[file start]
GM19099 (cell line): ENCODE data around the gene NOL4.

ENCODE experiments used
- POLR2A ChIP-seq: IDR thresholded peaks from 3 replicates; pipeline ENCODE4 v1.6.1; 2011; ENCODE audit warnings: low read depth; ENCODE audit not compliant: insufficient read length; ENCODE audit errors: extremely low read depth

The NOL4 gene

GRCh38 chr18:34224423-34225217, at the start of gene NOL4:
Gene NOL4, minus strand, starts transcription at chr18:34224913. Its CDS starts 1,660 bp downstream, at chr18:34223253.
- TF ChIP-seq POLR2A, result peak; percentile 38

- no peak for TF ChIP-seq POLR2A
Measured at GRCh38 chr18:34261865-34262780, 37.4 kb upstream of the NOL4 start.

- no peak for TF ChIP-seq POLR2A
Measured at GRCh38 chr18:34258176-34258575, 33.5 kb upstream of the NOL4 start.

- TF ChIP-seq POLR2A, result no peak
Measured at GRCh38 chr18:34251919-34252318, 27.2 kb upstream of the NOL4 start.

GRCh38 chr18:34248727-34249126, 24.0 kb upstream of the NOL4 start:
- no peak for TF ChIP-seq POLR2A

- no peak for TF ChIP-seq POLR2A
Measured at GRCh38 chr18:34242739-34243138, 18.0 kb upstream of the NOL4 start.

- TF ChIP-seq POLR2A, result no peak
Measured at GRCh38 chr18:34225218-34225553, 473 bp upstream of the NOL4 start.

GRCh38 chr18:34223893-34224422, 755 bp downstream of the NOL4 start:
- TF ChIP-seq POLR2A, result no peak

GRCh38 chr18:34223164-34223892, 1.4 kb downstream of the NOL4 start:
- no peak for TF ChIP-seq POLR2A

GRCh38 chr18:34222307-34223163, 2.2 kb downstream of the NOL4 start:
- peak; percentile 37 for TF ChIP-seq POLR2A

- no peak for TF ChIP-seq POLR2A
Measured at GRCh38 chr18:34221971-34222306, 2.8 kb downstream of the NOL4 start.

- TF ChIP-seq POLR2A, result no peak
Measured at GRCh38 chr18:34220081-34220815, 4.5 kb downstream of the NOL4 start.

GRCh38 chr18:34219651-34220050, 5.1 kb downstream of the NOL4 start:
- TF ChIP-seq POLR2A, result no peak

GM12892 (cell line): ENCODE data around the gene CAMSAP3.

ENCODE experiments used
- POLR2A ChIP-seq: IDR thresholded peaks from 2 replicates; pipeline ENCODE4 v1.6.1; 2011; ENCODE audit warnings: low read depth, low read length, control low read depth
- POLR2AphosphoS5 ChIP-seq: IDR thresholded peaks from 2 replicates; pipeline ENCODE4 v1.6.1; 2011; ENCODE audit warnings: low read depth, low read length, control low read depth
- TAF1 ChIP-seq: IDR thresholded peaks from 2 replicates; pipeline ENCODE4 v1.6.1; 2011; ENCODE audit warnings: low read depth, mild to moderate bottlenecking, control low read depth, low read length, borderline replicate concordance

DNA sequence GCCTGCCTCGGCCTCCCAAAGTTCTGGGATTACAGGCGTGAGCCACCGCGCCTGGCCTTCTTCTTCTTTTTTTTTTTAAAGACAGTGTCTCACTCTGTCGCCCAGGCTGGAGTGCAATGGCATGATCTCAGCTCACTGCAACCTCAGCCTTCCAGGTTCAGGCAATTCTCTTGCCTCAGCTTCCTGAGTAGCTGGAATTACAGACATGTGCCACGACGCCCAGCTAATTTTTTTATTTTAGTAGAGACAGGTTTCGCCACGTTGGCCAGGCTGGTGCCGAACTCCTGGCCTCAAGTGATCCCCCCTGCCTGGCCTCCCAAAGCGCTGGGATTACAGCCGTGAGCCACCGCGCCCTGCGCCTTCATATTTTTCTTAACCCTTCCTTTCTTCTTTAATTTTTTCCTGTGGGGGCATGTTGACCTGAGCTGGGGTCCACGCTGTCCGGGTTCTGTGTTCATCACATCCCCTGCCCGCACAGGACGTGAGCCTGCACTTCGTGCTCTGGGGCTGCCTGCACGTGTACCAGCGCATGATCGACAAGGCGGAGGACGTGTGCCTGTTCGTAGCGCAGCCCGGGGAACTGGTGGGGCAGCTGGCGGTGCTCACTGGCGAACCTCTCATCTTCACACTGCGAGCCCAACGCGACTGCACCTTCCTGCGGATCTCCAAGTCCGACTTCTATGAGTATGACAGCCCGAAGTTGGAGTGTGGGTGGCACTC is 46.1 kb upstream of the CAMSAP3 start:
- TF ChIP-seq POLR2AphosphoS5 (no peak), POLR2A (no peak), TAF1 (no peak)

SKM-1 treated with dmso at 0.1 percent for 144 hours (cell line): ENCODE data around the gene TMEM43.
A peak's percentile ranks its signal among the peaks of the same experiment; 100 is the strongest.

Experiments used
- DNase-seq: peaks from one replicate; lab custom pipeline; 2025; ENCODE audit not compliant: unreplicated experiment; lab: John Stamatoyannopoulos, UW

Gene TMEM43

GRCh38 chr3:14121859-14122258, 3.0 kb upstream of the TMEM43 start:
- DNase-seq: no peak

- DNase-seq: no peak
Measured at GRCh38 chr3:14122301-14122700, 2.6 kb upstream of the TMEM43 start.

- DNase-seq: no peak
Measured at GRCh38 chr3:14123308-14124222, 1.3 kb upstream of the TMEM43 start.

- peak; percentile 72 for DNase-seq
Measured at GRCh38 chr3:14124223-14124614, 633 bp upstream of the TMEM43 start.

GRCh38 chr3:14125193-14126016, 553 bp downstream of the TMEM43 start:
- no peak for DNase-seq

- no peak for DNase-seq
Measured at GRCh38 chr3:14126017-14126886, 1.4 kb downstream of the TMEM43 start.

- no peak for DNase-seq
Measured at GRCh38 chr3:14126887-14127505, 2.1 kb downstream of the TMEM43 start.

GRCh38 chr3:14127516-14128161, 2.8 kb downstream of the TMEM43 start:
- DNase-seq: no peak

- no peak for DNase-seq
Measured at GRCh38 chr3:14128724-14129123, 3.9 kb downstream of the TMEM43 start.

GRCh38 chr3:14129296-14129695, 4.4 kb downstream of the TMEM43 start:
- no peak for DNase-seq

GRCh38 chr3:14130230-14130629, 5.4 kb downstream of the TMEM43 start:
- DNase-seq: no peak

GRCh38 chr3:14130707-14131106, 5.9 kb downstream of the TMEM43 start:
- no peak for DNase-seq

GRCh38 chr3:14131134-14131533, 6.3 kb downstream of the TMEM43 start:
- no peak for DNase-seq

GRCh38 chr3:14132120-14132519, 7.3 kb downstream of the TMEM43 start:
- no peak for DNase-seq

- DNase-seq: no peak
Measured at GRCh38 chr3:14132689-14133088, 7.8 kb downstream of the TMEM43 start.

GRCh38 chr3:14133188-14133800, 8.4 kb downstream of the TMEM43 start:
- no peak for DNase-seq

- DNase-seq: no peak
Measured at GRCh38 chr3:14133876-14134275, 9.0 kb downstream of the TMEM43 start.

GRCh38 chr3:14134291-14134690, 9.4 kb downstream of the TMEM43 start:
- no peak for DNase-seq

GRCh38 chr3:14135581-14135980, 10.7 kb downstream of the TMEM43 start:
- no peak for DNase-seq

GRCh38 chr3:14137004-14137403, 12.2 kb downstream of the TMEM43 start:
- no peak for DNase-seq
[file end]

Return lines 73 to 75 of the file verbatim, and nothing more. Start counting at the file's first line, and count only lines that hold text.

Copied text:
Measured at GRCh38 chr3:14132689-14133088, 7.8 kb downstream of the TMEM43 start.

GRCh38 chr3:14133188-14133800, 8.4 kb downstream of the TMEM43 start:
- no peak for DNase-seq